The 6-8 hour bus ride from Phnom Penh to Siem Reap was unexpectedly pleasant… partly cos when we hopped on the Giant Ibis, there was the smiling face of our driver to start our journey to our next bus terminal, who later also demonstrated his excellent skill in manoeuvring the 41-seater beast through potholes and dirt road, maintaining a punctual schedule and all the while showing courtesy and concern for the passengers. Pretty rad, indeed.
I’ve always been a big fan slower modes of travel – detours, mixtapes, pranks, drunken pitstops, head bumps, eavesdropping on other people’s weird sexual escapades, holding your pee in for the longest time, getting to know the stranger sitting next to you, pothole nightmares… there’s a lot of road trip spontaneity! So when my friends were lamenting the cost of airfare for our Phnom Penh – Siem Reap – Bangkok trip, I happily took the plunge and bought a one-way ticket out.
The ride from Phnom Penh to Siem Reap took us through agrarian Cambodia – from passing an endless row of brick and mortar to driving by rice fields awash in gold and catching a glimpse of Kampong Cham that borders the provinces of Kampong Chhnang to the west, Kampong Thom and Kratie to the north, Tbong Khmum to the east, and Prey Veng and Kandal to the south.
“The journey is the destination, a road trip is an adventure!”
Living as we do, at the convenience of modern facilities, has the psychological drawback of tending to take the beauty and ecological integrity of our local rural communes for granted… part of me wished I’d taken the detour to explore and get to know the people of Kampong Cham and Kampong Thom – some of the things that really caught my eye were the Cambodian Language School, Kawaguchi School, Toul Ampil Ice Factory, Masjidil Alhjayah, Battheay English School, Musee Museum and a particular Department of Cult and Religion… hmm.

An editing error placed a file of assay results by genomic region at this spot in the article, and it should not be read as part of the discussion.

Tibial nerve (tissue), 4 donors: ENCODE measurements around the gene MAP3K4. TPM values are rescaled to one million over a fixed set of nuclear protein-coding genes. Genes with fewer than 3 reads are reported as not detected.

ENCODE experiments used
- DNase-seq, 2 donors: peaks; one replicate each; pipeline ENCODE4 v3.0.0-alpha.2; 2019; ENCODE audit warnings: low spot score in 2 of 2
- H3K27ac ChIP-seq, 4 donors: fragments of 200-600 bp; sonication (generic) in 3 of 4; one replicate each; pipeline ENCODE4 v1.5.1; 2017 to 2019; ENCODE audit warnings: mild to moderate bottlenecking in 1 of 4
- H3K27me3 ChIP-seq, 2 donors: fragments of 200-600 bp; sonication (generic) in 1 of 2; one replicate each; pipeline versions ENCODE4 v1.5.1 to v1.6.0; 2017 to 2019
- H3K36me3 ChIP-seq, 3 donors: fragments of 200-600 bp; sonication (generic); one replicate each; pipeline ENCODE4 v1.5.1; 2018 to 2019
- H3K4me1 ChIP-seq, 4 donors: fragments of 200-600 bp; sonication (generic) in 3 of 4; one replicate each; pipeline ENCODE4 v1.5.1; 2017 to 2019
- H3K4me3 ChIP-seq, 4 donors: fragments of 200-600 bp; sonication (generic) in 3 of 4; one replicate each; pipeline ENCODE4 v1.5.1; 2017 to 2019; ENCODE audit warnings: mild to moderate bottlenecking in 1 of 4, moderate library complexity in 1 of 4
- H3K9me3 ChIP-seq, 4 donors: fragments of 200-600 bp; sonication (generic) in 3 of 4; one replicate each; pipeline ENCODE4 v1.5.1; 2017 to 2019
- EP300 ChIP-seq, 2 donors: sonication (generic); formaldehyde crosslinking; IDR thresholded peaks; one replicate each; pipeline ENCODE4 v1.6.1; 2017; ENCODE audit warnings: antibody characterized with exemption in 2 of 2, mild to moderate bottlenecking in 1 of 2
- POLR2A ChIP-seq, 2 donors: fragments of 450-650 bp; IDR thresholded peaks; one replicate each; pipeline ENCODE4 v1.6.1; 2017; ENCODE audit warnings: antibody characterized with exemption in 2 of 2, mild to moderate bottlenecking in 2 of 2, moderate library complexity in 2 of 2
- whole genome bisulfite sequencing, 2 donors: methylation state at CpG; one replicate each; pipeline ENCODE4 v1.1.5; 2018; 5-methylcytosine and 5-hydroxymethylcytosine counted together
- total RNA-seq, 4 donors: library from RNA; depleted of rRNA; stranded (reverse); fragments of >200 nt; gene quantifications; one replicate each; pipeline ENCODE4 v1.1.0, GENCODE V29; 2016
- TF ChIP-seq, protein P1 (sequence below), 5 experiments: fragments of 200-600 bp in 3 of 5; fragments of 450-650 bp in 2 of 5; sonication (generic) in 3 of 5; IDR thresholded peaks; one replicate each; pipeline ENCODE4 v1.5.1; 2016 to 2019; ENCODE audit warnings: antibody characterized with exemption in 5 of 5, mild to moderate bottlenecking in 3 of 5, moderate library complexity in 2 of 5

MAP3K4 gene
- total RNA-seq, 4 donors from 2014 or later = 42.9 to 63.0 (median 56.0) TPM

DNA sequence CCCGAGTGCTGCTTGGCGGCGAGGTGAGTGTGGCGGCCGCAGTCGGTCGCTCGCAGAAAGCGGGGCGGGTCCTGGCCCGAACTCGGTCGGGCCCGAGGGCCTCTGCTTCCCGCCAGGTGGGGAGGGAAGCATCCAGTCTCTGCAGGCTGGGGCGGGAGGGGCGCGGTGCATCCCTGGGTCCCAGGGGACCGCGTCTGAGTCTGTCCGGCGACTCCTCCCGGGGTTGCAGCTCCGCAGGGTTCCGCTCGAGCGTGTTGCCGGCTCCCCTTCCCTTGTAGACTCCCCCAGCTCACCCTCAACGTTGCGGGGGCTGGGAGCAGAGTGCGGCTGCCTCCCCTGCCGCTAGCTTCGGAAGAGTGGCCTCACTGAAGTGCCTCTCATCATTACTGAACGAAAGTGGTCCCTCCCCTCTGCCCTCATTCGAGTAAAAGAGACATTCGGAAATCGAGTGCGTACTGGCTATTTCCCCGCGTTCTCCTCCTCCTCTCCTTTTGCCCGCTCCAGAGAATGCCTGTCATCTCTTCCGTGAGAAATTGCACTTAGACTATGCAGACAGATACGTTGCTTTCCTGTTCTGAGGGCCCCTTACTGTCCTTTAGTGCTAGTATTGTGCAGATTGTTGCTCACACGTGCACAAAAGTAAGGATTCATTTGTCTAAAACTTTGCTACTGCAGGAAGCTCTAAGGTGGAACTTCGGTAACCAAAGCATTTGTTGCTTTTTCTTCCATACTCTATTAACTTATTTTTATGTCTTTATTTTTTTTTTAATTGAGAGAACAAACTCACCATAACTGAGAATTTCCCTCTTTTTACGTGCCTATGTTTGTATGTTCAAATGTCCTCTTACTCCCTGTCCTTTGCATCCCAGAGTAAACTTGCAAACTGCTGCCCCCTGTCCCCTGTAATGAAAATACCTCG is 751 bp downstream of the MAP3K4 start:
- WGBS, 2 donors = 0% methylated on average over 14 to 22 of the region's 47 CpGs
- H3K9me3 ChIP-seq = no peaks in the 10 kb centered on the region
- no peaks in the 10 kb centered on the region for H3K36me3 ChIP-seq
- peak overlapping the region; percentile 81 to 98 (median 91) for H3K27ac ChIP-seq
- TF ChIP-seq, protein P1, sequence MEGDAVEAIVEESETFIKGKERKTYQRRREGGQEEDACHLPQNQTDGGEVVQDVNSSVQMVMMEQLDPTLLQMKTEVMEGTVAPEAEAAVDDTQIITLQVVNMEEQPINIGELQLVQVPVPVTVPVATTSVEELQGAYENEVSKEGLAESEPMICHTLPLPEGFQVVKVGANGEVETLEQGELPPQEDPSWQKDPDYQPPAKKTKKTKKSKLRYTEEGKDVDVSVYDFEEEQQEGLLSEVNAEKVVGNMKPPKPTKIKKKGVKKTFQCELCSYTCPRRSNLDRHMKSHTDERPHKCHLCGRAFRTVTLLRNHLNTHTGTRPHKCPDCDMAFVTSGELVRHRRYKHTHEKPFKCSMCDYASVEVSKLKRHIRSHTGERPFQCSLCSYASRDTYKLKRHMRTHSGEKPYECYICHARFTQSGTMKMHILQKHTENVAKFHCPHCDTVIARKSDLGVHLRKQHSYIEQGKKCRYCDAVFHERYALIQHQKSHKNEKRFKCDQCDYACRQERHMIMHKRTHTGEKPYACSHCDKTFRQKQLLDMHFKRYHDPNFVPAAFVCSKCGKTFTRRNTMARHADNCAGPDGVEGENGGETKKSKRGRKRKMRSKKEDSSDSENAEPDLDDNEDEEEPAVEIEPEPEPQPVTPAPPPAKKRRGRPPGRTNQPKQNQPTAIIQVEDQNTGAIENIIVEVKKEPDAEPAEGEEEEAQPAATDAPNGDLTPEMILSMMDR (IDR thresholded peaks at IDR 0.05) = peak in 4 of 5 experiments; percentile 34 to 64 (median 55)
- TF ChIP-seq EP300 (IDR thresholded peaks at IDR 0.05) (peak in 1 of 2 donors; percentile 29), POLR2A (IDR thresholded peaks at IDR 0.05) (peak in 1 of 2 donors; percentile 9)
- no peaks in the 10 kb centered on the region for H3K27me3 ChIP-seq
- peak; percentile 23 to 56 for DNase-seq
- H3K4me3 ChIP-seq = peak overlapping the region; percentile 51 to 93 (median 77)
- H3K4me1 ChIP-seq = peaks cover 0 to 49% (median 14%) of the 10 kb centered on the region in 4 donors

But anyway, I digress…
PHNOM PENH – SIEM REAP VIA GIANT IBIS EXPRESS BUS
I’d chosen to travel overland with Giant Ibis despite it being a little bit more expensive than other bus providers (ie. Mekong Express which is also known for their safety record) for a number of reasons (with safety and comfort being my main concerns), the USD15 ticket does come with a bunch of perks;
- Free WiFi
Variables such as geographic features, weather conditions, temperatures and the number of mobile devices connected to the router may result in differing user experiences or levels of service – but the WiFi was up to speed and kept everyone pacified throughout the journey.
- Electrical outlets
In Cambodia the standard voltage is 230 V. The standard frequency is 50 Hz. The power sockets that are used are of type A / C / G – so don’t forget your travel adapter!
- Free pickup from lodging
I spent my week in Phnom Penh at Mad Monkey Hostel, approx. 12 minutes from the bus station and Giant Ibis kindly provided us a complimentary tuk-tuk transfer.
- Complimentary snacks (bottled water, juice and pastry)
We had tuna sandwich and chocolate croissant, apple and blackcurrant juice – Liyana and I both approved of ’em!
- Online booking, flat rate for both locals and foreigners
- On board entertainment
- Luggage allowance
- Seat belts
- Leg room and reclining seats
- GPS navigation system
- Environmental friendly
- CSR programme
Unlike its competitor(s), Giant Ibis doesn’t make multiple drop-offs and/or pick-ups, so it’s almost always on time. And while there’s no on-board washroom, the driver makes frequent stops for toilet breaks at an average of every 3 hours and in case you’re wondering, Cambodia maintains a clean Western toilet.
We also made quick, obligatory, lunch break at Banyan Tree on Highway 6 near Kampung Thom where I shared a delicious bowl of green curry with my travel buddy, Liyana – I wouldn’t say the restaurant is overpriced, but it’s definitely a little bit more expensive than usual but all’s good.
All in all, I’ve got zilch to complain, really… the bumpy ride was hella funny and everything else was tops! A 6-8 hour bus ride might sound like a treacherous prospect to some, but a wise man once said, “The journey is the destination, a road trip is an adventure!”